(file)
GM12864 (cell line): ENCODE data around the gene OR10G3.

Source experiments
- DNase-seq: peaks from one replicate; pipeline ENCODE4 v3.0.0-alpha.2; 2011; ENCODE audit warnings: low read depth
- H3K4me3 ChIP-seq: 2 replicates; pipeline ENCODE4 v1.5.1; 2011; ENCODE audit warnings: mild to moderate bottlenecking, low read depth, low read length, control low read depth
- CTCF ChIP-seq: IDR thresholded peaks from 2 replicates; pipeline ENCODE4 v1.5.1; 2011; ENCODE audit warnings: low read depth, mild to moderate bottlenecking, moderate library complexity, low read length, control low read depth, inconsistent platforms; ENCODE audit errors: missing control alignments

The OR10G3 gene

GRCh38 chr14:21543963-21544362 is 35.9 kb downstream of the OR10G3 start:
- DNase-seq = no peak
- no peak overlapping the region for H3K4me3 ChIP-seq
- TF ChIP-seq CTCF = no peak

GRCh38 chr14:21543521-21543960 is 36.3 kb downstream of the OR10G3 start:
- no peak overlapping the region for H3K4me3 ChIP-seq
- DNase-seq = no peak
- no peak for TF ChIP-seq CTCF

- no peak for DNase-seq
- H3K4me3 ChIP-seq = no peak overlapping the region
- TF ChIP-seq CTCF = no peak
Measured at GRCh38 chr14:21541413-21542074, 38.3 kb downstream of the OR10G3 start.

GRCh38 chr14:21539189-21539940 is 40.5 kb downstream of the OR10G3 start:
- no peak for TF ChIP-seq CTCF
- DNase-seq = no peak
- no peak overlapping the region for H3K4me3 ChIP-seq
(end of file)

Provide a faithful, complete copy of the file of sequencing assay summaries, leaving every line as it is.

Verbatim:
GM12864 (cell line): ENCODE data around the gene OR10G3.

Source experiments
- DNase-seq: peaks from one replicate; pipeline ENCODE4 v3.0.0-alpha.2; 2011; ENCODE audit warnings: low read depth
- H3K4me3 ChIP-seq: 2 replicates; pipeline ENCODE4 v1.5.1; 2011; ENCODE audit warnings: mild to moderate bottlenecking, low read depth, low read length, control low read depth
- CTCF ChIP-seq: IDR thresholded peaks from 2 replicates; pipeline ENCODE4 v1.5.1; 2011; ENCODE audit warnings: low read depth, mild to moderate bottlenecking, moderate library complexity, low read length, control low read depth, inconsistent platforms; ENCODE audit errors: missing control alignments

The OR10G3 gene

GRCh38 chr14:21543963-21544362 is 35.9 kb downstream of the OR10G3 start:
- DNase-seq = no peak
- no peak overlapping the region for H3K4me3 ChIP-seq
- TF ChIP-seq CTCF = no peak

GRCh38 chr14:21543521-21543960 is 36.3 kb downstream of the OR10G3 start:
- no peak overlapping the region for H3K4me3 ChIP-seq
- DNase-seq = no peak
- no peak for TF ChIP-seq CTCF

- no peak for DNase-seq
- H3K4me3 ChIP-seq = no peak overlapping the region
- TF ChIP-seq CTCF = no peak
Measured at GRCh38 chr14:21541413-21542074, 38.3 kb downstream of the OR10G3 start.

GRCh38 chr14:21539189-21539940 is 40.5 kb downstream of the OR10G3 start:
- no peak for TF ChIP-seq CTCF
- DNase-seq = no peak
- no peak overlapping the region for H3K4me3 ChIP-seq